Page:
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Tue, Sep 25, 2012

Talent Acquisition

The True Costs of Poor Recruitment Campaigns

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This guest post is by Suzanne McMinn, head of human resources for Workplace Law. She is a Chartered Member of the CIPD, with over 15 years’ experience in HR. She has worked in both the private and public sector, advising clients at strategic and operational level covering a broad range of HR support issues.

Even a mid-level recruitment campaign can quickly get expensive. After all, it takes time to sort through applications,  interview candidates and select your final choice.

But that exercise is just the tip of the iceberg; you then enter into a comprehensive induction process where your new employee learns all about the company, the job and their  colleagues. There may be the additional costs of new equipment, uniform, tools or computers to ensure that the new person can ‘”hit the floor running.”

In effect, by the time the new person starts you are way over the pleasantries of trying to sell your company to them, you just want them to understand what is needed and get on and deliver it! Being a supportive employer who wants everyone in their team to succeed, you will of course provide them with everything that they need to be a success, including the right tools to do the job, a clear direction of the work that is needed, a buddy or on the job training.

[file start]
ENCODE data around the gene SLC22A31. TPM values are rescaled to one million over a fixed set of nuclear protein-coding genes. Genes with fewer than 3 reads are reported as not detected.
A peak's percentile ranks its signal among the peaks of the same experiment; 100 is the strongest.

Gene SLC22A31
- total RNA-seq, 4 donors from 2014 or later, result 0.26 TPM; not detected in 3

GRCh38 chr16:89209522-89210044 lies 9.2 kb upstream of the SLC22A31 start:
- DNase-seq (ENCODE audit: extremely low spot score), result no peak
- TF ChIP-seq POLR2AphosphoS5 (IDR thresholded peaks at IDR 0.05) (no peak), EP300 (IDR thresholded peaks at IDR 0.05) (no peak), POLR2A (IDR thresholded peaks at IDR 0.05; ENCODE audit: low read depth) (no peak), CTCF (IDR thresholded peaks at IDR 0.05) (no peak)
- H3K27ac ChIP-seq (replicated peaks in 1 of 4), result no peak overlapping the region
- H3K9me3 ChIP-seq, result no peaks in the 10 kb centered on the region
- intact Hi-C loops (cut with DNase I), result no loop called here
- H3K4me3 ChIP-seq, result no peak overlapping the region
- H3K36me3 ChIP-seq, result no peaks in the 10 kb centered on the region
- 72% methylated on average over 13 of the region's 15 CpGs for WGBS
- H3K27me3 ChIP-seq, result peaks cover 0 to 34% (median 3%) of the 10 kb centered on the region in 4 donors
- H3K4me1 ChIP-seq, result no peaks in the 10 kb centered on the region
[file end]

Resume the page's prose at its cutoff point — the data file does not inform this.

After all this investment, it’s a real letdown if the person that you have brought into the organization isn’t the employee that you expected them to be. You will start to ask yourself – “is this down to us, haven’t we supported them enough, did we mislead them in the job advert, were our expectations too high? Or is theirs? Did they talk a good talk in the interview process, but now it seems that they can’t walk the walk?”

You have tried to  coach them back on track – but now you just want the person to leave.

It can be difficult and it’s certainly not pleasant, but if your new employee does not have the right skills or ability it’s time to part ways. If you have a probationary period that they are still within, it’s time to close it down and confirm to the employee that they have not met the terms of their probation requirements.

You are now left with the issue of undoing what they may have done in their short time with you.

Consider the morale to your existing team; they may well have been covering the workload until a new recruit was in situ. Delighted that you had finally appointed someone where they could relinquish the work, they are now devastated at the fact that this hasn’t worked out and they will be required to pick it all up again!

The impact that this has to your clients is also something that you need to address.

The message from this is, really think about what you are recruiting for, advertise with clarity to get the best candidates, look at the key skills and abilities and then test them thoroughly during interviews and assessments. Don’t get desperate and settle for something that you weren’t really looking for. If you need to go back and advertise again, then do it. Just don’t settle for a poor recruitment decision.

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  • http://vitamintalent.com Susie Hall

    So true! Vitamin T made an infographic outlining some of these same costs of hiring what we call “The Working Dead”, and we agree – think first & hire carefully: http://vitamintalent.com/vitabites/the-true-cost-of-a-bad-hire-infographic

  • http://Www.idoinspire.com Jody urquhart

    Be really clear on the job and what is expected from an employee. So many just leave it to the disgruntled employee leaving to train the newcomer. Bad choice